There’s a huge amount going on in my life right now. It’s all very exciting, and every day brings a new challenge, a new opportunity, and often a few things that make me – let’s be honest – squeal. Just a little. One of those things is the Superstars of STEM programme, which is an awesome opportunity to learn how to get the message of STEM and Computer Science Education out there into the world. I’m so thrilled to be a part of it, and I have a feeling it’s going to open a lot of doors. It’s incredible.
Even before the Superstars were announced, I was getting amazing opportunities to speak to scientists and create collaborations. My work has started to snowball in a way that means I get to pick and choose the best opportunities for my students, and I have to prioritise the things that will have the biggest impact. Professionally I seem to have stepped up a few levels in what I can achieve. It’s making me a little breathless. I’ve just hit the end of term 2, and right when I should be collapsed in a heap moaning about how exhausted I am, I find myself leaping around like the energiser bunny, making things happen.
Just as I was putting the finishing touched to a presentation this evening, I had a sudden urge to call Mum and tell her all about it. When my best friend died in a car accident I felt like that all the time – I would go to call her and then be hit afresh by her irrevocable absence. Eventually that settled, but with Mum it’s so weird. Because she’s not dead. Physically she’s actually in pretty good shape. But there’s no telling her things. There’s very little “her” to tell.
The other day she rang me (which I didn’t think she still knew how to do), and it took me 5 minutes to get her to understand my name. (Yes, you read that right. She called me, but she didn’t know who she had called.) When I used my family nickname she didn’t understand it at all. Once I spelt out my name she got it, but still didn’t know I was her daughter.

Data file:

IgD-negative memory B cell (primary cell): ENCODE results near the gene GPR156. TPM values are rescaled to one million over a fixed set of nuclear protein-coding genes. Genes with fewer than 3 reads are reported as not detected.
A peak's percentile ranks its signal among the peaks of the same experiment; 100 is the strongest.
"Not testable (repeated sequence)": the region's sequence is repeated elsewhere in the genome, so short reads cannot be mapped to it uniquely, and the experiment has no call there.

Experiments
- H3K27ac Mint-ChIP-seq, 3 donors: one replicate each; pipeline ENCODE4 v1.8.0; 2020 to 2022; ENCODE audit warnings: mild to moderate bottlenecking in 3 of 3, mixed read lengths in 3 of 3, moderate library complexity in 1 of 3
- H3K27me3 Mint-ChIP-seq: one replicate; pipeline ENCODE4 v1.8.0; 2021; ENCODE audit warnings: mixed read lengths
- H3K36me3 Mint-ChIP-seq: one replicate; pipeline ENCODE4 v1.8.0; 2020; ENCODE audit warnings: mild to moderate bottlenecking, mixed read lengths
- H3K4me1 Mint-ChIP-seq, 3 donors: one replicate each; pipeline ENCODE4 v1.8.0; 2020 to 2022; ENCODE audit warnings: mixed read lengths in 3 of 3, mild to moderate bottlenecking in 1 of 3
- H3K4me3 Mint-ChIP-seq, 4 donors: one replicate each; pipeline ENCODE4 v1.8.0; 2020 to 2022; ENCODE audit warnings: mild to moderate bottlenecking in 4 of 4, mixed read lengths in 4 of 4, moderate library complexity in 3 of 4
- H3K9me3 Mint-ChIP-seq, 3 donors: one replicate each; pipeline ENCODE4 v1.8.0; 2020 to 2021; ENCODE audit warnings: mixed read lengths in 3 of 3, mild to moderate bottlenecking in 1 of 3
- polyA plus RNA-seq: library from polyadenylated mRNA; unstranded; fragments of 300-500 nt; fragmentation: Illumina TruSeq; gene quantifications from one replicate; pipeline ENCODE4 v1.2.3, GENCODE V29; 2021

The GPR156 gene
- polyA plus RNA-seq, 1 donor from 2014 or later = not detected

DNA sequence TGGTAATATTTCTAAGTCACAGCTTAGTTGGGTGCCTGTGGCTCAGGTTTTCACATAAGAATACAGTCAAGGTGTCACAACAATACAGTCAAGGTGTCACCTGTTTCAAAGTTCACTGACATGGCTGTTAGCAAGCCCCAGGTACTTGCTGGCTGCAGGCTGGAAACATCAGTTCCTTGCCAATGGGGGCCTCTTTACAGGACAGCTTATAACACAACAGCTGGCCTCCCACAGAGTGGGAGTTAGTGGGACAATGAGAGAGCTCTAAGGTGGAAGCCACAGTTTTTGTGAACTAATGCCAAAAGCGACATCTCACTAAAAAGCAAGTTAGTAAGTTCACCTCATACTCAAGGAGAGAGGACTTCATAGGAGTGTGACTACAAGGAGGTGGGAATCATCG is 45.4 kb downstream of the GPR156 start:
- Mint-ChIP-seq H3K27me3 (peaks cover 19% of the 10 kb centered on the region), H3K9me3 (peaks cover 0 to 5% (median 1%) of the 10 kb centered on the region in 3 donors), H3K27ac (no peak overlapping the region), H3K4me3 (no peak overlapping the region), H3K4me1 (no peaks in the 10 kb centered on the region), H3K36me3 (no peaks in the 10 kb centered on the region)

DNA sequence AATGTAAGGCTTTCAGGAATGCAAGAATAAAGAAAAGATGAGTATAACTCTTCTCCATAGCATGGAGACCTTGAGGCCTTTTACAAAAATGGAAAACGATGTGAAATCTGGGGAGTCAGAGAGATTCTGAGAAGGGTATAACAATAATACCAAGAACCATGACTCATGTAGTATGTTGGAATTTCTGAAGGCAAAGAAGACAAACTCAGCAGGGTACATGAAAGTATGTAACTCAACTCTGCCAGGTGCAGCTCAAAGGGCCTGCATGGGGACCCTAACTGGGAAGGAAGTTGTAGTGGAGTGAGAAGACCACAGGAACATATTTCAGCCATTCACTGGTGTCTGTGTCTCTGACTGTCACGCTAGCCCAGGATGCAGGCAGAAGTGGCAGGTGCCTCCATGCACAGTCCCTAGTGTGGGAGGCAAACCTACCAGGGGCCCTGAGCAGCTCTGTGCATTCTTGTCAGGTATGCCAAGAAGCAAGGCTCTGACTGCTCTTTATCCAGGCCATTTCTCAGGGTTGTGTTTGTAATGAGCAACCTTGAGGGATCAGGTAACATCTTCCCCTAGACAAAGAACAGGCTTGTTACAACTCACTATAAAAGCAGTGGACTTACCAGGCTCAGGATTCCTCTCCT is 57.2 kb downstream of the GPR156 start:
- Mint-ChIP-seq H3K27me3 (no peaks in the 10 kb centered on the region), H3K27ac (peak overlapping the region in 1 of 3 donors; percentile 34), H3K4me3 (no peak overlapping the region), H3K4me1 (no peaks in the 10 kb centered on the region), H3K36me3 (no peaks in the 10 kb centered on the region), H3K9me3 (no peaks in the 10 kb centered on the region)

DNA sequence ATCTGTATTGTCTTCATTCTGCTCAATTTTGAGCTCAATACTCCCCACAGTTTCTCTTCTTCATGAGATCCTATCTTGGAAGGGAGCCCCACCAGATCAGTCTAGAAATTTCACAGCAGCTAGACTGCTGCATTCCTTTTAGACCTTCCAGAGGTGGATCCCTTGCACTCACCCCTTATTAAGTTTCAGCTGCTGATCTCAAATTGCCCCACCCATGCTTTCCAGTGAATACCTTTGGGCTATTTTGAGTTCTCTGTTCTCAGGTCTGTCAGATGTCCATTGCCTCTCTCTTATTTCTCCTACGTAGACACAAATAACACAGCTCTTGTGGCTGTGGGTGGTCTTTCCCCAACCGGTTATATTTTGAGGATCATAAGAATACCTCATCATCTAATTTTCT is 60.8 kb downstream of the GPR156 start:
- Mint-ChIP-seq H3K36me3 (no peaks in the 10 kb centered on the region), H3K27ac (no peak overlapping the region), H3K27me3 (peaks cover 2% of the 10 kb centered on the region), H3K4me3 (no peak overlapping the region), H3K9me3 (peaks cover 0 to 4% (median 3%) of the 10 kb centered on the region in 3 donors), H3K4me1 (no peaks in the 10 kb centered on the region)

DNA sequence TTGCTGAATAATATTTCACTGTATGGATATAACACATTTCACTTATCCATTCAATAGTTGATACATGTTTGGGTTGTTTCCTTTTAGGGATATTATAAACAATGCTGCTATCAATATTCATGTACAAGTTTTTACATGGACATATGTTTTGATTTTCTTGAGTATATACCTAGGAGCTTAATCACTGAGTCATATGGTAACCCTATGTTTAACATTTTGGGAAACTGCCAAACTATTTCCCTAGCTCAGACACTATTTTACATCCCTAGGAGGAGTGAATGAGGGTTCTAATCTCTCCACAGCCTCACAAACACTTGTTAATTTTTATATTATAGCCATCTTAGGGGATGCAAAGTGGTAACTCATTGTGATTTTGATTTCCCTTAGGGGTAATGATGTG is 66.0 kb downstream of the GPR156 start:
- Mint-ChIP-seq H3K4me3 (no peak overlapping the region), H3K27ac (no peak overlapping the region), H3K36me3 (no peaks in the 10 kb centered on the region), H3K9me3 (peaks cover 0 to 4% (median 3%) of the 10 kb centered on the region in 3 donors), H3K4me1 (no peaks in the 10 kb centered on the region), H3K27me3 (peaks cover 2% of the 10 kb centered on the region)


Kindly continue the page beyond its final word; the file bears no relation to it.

On the surface, we had a perfectly sensible chat. She told me she was thinking of retiring.
(She hasn’t had paid work in over 30 years)
She told me she hadn’t told her family yet.
(what does that make me?)
She told me she was thinking of travelling abroad.
(She gets lost 2 blocks from home)
We’ve lost her.
But she’s right here.
She looks like my mum.
She even sounds like my mum.
She’s right here.
But she’s gone.
That sharp pang of grief. The coming to grips with losing a loved one. It’s a dreadful thing. I know it too well.
But this? This everlasting grievous twilight?
This is the sharp pang of grief renewed every time I see her.
This is a new loss every day.
This has no end in sight. No relief. No closure.
Oh, I know they will come. But who knows when? There could be ten more years of this. Of having her right here. And losing her over and over.
So I can’t tell her. I can’t hope that she might be proud of me. She was sad when I left academia and became a teacher. She thought it was a step down. Maybe now she could see how far I’ve come. If she could still see anything at all.
Instead we share this everlasting grievous twilight. And I try to turn my face towards the sun.